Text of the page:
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· I. The title. There is no name of MESSIAH more significant, comprehensive, or endearing, than the name REDEEMER. The name of Saviour expresses what he does for finners. He saves them from guilt and wrath, from sin, from the present evil world, from the powers of darkness, and from all their enemies. He saves them with an ever. Jasting falvation. But the word Redeemer, intimates, likewise, the manner in which he faves them. For it is not merely by the word of his power, as he saved his disciples when in jeopardy upon the lake, by saying to the winds and the seas, Peace, be fill: and there was a great calm *; but by price, by paying a ransom for them, and pouring out the blood of his heart, as an atonement for their fins. The Hebrew word for Redeemer, Goel, primarily signifies, a near kinsman, or the next of kin. He with whom the right of redemption layot; and who, by virtue of his nearness of relation, was the legal avenger of blood. Thus MESSIAH took upon him our nature, and by assuming our flesh and blood, became nearly related to us, that he might redeem our forfeited inheritance,.restore us to liberty, and avenge our cause against Satan, the enemy, and murderer of our souls. But thus he made himself also Tesponsible for us, to pay our debts, and to answer the demands of the justice and law of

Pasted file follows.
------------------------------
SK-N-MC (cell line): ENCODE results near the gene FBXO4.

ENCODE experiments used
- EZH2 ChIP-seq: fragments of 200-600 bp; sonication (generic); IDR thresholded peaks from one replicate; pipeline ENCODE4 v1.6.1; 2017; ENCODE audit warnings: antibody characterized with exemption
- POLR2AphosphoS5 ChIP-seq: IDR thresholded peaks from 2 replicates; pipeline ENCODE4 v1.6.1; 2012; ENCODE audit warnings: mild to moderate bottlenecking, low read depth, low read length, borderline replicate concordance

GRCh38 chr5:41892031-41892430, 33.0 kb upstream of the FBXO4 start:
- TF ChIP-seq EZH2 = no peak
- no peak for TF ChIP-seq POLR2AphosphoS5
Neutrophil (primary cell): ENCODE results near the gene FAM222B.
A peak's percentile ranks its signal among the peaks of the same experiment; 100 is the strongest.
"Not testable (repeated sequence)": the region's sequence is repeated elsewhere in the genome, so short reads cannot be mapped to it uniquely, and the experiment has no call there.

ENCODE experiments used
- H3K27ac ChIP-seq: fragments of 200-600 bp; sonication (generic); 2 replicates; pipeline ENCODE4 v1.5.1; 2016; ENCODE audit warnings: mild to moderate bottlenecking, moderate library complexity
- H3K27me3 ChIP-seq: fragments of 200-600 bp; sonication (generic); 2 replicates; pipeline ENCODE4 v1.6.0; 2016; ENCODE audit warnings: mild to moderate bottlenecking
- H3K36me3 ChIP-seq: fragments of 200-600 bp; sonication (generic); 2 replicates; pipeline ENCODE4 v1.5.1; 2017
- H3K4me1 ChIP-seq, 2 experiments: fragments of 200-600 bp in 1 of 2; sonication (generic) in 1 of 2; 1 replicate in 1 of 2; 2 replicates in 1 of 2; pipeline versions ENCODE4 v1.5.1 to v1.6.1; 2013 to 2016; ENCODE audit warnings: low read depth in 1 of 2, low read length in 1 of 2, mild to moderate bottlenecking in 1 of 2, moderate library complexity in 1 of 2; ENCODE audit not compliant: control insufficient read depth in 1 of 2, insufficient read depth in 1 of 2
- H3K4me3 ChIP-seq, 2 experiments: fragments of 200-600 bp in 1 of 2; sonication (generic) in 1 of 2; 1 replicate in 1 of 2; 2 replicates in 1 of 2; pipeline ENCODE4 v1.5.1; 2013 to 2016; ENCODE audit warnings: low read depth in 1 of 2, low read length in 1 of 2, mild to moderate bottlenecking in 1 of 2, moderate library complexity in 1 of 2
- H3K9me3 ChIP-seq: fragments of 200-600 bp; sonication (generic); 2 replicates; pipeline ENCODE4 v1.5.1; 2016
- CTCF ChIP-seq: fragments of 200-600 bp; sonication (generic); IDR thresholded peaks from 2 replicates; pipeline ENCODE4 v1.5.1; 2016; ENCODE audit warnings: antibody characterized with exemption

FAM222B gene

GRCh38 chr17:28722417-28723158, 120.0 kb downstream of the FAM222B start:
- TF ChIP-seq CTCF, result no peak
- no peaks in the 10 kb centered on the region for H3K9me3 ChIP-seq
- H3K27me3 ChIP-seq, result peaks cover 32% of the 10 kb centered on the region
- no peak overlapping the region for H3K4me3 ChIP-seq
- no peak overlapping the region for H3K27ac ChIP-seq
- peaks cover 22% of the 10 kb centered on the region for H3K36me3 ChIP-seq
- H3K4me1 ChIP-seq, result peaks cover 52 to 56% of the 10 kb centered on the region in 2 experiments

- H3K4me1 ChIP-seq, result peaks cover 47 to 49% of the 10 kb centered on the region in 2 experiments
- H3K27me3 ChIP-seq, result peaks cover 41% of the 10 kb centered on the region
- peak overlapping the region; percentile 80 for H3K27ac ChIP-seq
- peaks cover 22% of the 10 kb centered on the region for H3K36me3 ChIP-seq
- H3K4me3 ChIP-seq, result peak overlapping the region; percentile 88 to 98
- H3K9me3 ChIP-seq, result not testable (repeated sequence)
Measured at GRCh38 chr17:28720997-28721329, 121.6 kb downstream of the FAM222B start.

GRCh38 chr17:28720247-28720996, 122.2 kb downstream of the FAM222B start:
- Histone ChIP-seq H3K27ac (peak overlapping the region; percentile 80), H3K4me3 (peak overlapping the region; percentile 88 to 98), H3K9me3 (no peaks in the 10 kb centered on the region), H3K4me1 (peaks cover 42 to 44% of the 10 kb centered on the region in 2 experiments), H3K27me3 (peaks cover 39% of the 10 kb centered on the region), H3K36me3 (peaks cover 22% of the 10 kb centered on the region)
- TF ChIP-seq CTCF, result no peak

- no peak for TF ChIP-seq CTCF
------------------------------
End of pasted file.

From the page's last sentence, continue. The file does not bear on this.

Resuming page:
* Markiv. 39. + Numb. xxxv. 19, 21. Ruth iv. 1-3.

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God, on our behalf. He fulfilled his engagement. He suffered, and he died on this account. But our Redeemer who was once dead, is now alive, and liveth for evermore, and bas the keys of death, and of hades *. This is he of whom Job faith, I know that he liveth (was then living) though he was not to stand upon the earth, until the latter day. He is the living One, having life in himself, the same yesterday, to-day, and for ever of: Such was his own language to the Jews, Before Abraham was, I am I. Therefore, the Redeemer is mighty, and his redemption is sure. He is able to save to the uttermost. His power is unlimited, and his official authority, as Mediator, is founded in a covenant, ratified by his own blood, and by the oath of the unchangeable God ll.

II. But Job uses the language of appropriation. He says, My Redeemer. And all that we know, or hear or speak of him, will avail us but little, unless we are really and personally interested in him, as Our Redeemer. A cold speculative knowledge of the gospel, such as a lawyer has of a will, or a deed, which he reads, with no farther de

* Rev. i. 18. Heb. xiii. 8. I John viii. 58. 1 Pl. cx. 4.